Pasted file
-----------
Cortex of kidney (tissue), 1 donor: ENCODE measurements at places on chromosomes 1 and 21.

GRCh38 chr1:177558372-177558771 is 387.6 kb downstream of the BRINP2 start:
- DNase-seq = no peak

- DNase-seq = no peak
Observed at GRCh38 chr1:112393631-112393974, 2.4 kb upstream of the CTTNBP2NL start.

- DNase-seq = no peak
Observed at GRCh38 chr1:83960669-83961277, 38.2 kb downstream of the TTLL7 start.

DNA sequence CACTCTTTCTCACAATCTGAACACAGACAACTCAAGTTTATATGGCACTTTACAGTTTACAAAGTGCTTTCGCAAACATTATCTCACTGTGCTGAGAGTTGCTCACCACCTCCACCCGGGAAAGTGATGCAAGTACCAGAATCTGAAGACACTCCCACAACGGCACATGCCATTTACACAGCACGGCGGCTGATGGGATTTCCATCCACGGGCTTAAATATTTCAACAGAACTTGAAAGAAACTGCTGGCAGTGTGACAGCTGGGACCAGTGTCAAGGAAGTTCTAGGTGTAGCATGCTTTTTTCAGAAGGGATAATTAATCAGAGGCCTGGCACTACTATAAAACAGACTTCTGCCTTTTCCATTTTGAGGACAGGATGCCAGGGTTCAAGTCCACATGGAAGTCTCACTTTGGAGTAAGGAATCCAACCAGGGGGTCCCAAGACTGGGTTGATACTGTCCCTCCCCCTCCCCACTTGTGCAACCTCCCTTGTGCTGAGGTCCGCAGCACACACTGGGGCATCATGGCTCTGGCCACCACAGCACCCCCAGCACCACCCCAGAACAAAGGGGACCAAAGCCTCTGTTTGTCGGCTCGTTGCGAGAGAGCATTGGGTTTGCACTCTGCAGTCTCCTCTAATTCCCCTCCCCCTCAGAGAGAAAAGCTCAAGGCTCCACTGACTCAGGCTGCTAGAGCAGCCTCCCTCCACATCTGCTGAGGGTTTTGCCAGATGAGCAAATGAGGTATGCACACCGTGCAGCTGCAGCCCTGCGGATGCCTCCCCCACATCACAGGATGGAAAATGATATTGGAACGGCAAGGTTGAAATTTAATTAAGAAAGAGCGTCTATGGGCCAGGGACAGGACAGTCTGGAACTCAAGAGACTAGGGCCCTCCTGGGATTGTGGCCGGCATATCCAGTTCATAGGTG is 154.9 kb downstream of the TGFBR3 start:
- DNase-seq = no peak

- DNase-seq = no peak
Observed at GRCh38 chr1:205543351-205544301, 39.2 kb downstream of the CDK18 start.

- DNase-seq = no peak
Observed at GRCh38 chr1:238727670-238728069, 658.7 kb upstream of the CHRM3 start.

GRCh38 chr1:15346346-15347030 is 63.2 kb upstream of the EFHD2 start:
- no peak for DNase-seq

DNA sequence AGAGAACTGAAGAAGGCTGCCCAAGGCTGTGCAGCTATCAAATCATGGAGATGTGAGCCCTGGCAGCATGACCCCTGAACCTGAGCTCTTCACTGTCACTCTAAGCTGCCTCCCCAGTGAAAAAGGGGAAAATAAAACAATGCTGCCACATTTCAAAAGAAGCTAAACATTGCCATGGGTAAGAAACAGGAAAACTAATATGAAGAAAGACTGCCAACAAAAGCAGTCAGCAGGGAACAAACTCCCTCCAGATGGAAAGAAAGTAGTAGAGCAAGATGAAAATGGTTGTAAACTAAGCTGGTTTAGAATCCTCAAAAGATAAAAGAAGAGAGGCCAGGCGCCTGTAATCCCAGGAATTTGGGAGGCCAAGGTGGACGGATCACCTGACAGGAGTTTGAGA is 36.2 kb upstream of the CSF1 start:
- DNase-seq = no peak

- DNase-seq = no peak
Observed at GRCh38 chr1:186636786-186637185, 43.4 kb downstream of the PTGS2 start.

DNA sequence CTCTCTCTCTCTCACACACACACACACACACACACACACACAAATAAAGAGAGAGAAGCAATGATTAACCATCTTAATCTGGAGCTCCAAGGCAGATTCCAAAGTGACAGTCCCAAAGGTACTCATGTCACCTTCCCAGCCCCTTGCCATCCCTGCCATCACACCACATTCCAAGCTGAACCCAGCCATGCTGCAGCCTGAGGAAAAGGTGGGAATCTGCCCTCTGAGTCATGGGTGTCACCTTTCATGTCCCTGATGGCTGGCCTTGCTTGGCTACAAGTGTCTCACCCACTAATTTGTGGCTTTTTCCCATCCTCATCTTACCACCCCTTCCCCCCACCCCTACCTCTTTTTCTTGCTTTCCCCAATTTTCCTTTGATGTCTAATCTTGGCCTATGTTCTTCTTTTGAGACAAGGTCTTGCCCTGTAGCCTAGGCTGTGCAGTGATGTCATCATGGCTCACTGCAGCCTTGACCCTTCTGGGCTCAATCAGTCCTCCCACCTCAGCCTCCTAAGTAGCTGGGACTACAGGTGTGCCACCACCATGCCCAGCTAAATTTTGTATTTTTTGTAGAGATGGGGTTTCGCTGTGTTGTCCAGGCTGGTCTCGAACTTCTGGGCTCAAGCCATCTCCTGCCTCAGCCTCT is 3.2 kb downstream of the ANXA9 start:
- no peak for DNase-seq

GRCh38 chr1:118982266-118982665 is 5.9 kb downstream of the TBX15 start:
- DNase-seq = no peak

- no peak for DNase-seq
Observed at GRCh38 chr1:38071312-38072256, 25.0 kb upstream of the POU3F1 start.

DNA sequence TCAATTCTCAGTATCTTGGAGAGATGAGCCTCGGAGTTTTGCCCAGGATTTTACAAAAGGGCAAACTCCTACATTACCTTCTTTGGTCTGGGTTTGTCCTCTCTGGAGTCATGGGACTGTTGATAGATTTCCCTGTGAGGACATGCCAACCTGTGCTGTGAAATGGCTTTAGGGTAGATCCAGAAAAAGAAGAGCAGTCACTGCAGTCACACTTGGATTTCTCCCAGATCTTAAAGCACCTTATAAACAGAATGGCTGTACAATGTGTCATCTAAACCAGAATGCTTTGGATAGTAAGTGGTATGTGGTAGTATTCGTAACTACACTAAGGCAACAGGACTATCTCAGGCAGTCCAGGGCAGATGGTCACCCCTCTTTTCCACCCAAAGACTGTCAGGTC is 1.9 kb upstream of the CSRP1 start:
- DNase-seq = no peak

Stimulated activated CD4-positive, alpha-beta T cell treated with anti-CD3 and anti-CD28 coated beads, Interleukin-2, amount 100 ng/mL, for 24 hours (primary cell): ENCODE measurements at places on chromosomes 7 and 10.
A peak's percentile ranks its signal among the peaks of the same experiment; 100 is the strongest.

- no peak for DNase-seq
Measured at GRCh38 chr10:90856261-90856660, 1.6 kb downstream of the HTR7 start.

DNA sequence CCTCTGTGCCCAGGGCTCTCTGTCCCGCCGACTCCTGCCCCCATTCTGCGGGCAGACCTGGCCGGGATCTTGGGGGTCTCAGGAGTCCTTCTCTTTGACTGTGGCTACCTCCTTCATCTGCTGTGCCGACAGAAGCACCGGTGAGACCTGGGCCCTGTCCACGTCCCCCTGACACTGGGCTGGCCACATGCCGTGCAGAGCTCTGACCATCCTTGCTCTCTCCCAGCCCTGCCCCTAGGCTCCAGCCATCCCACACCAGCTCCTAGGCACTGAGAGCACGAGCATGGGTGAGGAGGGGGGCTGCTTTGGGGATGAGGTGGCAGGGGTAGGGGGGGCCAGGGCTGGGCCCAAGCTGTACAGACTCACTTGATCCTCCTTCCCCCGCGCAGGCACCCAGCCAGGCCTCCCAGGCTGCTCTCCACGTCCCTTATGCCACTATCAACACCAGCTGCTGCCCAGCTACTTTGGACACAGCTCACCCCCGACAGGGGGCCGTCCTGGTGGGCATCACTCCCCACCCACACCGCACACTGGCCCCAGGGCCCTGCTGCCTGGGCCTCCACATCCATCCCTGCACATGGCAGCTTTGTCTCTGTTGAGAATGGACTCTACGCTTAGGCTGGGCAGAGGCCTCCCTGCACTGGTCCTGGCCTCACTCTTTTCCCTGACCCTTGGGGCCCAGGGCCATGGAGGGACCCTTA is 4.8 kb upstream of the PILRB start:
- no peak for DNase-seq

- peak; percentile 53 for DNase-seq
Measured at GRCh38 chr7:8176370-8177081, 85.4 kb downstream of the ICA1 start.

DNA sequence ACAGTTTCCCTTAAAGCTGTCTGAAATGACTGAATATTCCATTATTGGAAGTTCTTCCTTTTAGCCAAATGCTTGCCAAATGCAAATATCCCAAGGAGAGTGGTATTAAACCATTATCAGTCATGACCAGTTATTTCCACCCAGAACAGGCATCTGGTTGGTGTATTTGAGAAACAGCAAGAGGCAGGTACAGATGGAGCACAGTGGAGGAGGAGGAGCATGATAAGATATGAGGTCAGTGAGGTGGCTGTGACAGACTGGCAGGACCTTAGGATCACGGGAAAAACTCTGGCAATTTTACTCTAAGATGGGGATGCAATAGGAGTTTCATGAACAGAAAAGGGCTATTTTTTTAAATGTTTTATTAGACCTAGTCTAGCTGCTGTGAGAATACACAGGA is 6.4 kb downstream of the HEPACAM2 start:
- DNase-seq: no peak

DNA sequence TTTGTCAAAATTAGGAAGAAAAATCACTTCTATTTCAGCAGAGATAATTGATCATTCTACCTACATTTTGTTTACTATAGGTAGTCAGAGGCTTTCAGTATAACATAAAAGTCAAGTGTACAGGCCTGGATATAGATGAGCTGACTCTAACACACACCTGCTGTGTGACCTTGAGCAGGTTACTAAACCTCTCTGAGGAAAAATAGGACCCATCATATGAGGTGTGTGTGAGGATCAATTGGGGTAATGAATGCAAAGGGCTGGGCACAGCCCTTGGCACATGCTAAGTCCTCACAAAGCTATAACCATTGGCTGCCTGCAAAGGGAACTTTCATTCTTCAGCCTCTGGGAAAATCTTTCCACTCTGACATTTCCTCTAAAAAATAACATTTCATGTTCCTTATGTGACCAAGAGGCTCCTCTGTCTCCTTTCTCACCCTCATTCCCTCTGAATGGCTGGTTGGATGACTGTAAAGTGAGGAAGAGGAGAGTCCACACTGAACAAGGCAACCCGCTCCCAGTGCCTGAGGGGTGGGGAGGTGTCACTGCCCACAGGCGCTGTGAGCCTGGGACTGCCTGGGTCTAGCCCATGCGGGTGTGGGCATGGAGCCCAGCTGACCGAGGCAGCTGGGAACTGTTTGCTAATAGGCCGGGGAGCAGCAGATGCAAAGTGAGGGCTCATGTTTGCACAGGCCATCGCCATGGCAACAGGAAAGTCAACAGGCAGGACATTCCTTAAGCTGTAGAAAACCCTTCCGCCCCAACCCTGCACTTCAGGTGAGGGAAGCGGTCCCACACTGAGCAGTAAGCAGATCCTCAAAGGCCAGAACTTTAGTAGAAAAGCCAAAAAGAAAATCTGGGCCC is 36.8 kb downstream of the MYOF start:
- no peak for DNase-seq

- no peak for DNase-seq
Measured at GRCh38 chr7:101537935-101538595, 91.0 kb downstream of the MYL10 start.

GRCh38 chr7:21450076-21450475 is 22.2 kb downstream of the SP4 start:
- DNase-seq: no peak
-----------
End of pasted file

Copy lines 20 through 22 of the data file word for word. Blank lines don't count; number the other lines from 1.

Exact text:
DNA sequence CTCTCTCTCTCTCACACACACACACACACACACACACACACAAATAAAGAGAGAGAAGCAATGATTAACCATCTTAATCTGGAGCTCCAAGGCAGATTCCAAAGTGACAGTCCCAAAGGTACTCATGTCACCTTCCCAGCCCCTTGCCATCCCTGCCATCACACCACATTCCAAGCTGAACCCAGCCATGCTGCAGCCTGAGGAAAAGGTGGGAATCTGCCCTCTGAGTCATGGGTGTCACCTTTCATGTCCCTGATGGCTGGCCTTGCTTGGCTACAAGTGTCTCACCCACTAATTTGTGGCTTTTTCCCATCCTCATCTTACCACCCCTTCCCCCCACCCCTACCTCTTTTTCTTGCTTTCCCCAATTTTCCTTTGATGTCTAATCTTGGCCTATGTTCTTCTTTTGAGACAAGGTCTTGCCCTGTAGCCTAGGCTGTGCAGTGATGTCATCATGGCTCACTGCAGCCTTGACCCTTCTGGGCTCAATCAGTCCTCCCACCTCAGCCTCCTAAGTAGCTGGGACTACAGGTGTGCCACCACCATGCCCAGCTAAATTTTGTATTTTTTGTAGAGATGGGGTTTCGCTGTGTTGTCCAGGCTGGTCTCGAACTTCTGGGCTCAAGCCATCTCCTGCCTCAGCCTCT is 3.2 kb downstream of the ANXA9 start:
- no peak for DNase-seq

GRCh38 chr1:118982266-118982665 is 5.9 kb downstream of the TBX15 start: